The Writing Rope vs. The Reading Rope
Voyager Sopris Learning
Educators who closely follow the science of reading or those who are trained in LETRS® will recognize Scarborough’s Reading Rope*,
a visual representation of the different elements of the learning-to-read process for children. According to Dr. Hollis Scarborough, skilled reading can only be achieved when language comprehension and word recognition are effectively used in tandem
with one another. The Reading Rope details a structured, systematic framework of instruction with five essential components of reading:
- Phonology/phonemic awareness
The reality is, reading is not a natural process for human brains. We are wired for verbal communication, but learning to read, and write, takes time and mastery of skills. It only makes sense that two of the most important, and difficult, overarching skills for students to acquire go hand in hand.
“Writing is not just an option for young people—it is a necessity. Along with reading comprehension, writing skill is a predictor of academic success and the basic requirement for participation in civic life and the global economy…All students need to become proficient and flexible writers.” (Graham and Perin, Writing Next)
What is the Writing Rope?
Using this same “rope” infographic framework, reading expert Dr. Joan Sedita created a similar metaphor for the five components of writing in her book “The Writing Rope: A Framework for Explicit Writing Instruction in All Subjects.” Sedita states that similarly, five strands should be woven together to achieve skilled writing:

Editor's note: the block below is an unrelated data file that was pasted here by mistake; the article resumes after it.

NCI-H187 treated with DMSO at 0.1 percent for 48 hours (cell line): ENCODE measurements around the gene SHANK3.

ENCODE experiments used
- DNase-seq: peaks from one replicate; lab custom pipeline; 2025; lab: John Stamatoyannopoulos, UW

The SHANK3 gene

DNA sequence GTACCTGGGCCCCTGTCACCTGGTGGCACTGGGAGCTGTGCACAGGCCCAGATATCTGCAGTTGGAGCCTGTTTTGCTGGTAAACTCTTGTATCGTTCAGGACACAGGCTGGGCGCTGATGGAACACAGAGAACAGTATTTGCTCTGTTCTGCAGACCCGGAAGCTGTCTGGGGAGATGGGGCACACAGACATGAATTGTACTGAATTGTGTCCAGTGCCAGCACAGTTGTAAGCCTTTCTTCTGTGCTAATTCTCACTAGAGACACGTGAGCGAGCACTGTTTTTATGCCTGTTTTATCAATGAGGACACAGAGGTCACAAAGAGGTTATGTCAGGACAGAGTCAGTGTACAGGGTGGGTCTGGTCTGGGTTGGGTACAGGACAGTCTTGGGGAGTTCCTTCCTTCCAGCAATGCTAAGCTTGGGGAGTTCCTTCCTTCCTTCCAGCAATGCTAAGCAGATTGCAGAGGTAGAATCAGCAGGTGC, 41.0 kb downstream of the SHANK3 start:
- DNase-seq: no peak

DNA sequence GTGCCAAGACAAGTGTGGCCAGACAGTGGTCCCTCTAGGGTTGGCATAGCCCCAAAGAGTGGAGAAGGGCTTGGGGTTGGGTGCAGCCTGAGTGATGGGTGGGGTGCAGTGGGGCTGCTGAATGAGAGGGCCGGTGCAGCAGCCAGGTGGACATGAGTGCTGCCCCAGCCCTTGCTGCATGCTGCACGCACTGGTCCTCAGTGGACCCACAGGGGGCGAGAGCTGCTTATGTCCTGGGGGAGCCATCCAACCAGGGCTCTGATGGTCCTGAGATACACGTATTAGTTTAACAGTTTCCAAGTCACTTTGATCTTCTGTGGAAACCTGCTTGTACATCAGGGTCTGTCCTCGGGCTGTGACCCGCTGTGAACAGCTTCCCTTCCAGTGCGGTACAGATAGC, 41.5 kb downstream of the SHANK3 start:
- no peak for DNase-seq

- Critical thinking (generating ideas, writing process)
- Syntax (grammar, punctuation)
- Text structure (patterns of organizations, transition words)
- Writing craft (word choice, literary devices)
- Transcription (spelling, handwriting)
In her book, Dr. Sedita emphasizes that while it is often considered the job of English, language arts, and writing educators to teach these specific writing skills, these five strands should be put into practice in classrooms across all subject areas. Teaching students to write is very much like teaching them to read—it is a group effort across many disciplines to promote the academic progression of students of all abilities.
Strengthening Writing Skills in Your Classroom
As an educator, you’re doing what seems impossible. Teaching students to both read AND write is a huge undertaking especially at a time when historic declines in academic scores in the U.S. are taking place, according to the National Center for Education Statistics (NCES). The work educators do is profound, but we imagine it can also be daunting due to forces beyond your control.
We are rapidly approaching the midpoint of the school year, a good time for a quick pulse check on your current curriculum. A good starting point is to ensure your reading and writing instruction is comprehensive, explicit, and evidence-based. Aligning instruction to research, especially according to the International Dyslexia Association’s Structured Literacy approach, will further your reach in the classroom and put in place a strong foundation for both reading and writing.
*Reading Rope—The image, courtesy of the author, originally appeared in the following publication: Scarborough, H. S. (2001). Connecting early language and literacy to later reading (dis)abilities: Evidence, theory, and practice. In S. Neuman & D. Dickinson (Eds.), Handbook for research in early literacy (pp. 97–110). New York, NY: Guilford Press.